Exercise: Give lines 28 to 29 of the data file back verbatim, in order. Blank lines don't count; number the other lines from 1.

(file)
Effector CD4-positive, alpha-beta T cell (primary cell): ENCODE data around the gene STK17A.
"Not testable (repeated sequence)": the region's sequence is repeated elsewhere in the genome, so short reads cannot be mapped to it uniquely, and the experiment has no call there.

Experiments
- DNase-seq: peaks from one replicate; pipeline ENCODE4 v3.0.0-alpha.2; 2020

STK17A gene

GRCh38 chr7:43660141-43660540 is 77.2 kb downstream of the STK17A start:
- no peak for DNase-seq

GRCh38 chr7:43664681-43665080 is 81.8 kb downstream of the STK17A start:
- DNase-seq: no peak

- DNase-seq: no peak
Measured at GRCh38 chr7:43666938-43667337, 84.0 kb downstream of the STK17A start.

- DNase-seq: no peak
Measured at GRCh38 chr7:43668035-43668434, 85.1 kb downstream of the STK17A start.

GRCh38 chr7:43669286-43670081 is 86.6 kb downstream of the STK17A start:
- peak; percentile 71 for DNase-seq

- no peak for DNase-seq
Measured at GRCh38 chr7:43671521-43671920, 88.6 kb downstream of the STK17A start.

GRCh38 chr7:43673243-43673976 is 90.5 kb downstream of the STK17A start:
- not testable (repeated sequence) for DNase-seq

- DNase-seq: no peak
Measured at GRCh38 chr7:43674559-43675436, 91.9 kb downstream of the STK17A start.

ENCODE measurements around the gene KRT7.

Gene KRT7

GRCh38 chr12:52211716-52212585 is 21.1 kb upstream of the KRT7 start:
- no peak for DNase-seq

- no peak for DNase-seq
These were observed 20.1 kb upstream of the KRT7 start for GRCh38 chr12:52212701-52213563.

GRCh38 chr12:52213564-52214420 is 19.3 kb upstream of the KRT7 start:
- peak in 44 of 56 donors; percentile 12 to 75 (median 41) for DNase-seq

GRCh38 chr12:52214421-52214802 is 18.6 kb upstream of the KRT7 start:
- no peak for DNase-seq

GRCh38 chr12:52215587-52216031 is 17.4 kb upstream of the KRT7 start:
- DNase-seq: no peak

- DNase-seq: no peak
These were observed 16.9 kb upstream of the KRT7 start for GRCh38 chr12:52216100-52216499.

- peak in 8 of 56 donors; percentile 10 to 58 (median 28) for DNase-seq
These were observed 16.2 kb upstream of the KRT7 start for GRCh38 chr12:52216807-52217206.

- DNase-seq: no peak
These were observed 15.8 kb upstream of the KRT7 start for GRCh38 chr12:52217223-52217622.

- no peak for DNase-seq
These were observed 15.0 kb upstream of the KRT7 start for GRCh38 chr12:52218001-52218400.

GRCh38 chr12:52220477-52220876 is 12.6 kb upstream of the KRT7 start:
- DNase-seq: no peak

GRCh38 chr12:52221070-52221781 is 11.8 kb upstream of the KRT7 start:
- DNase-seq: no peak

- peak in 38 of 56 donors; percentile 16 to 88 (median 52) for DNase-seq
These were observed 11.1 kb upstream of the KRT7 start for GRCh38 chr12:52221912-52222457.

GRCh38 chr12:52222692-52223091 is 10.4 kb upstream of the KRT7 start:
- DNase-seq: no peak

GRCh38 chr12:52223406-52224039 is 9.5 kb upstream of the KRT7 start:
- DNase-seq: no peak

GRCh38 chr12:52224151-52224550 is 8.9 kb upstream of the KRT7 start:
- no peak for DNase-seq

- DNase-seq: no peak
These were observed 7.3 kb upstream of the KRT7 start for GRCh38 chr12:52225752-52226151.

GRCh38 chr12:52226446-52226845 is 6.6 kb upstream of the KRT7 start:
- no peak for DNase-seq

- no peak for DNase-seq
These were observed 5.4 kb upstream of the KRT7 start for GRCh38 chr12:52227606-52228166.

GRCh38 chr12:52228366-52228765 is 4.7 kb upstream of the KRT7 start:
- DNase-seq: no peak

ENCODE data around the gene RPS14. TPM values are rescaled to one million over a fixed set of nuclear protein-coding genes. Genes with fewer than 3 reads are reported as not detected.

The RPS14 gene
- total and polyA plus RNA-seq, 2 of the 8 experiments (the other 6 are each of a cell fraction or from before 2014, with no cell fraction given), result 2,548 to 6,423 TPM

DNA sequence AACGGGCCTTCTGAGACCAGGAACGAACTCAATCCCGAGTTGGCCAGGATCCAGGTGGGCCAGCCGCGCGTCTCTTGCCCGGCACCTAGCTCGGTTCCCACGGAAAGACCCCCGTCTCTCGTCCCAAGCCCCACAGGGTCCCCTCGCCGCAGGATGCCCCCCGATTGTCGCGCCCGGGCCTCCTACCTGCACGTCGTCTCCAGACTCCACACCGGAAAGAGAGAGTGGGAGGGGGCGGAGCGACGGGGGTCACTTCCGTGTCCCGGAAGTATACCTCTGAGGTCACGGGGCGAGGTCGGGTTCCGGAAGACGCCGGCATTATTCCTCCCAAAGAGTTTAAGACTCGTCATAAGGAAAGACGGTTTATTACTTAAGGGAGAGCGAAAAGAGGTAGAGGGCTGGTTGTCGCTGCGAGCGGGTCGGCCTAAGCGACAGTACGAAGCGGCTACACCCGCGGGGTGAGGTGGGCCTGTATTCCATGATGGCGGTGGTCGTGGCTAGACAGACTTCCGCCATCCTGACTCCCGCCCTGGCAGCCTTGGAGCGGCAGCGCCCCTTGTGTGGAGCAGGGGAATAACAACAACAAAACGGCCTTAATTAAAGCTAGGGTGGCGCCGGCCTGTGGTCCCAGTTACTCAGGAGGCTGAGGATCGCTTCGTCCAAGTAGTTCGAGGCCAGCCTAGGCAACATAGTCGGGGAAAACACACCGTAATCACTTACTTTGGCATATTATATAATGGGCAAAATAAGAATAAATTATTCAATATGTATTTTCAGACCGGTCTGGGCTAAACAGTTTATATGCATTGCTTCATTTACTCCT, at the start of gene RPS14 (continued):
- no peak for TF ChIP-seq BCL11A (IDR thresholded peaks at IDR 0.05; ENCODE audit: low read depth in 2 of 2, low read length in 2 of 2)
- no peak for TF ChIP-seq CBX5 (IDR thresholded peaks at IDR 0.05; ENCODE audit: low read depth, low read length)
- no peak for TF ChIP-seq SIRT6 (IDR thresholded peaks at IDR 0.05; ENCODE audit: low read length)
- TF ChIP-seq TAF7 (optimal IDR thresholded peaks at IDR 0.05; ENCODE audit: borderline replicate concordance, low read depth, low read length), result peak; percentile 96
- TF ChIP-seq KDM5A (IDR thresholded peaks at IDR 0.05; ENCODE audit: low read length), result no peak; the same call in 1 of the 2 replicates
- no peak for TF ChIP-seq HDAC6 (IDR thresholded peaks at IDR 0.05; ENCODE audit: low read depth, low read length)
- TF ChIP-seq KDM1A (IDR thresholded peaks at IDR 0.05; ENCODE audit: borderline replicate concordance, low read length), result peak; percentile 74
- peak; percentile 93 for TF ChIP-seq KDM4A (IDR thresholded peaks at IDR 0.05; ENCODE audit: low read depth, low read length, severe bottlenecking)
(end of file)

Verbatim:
GRCh38 chr12:52213564-52214420 is 19.3 kb upstream of the KRT7 start:
- peak in 44 of 56 donors; percentile 12 to 75 (median 41) for DNase-seq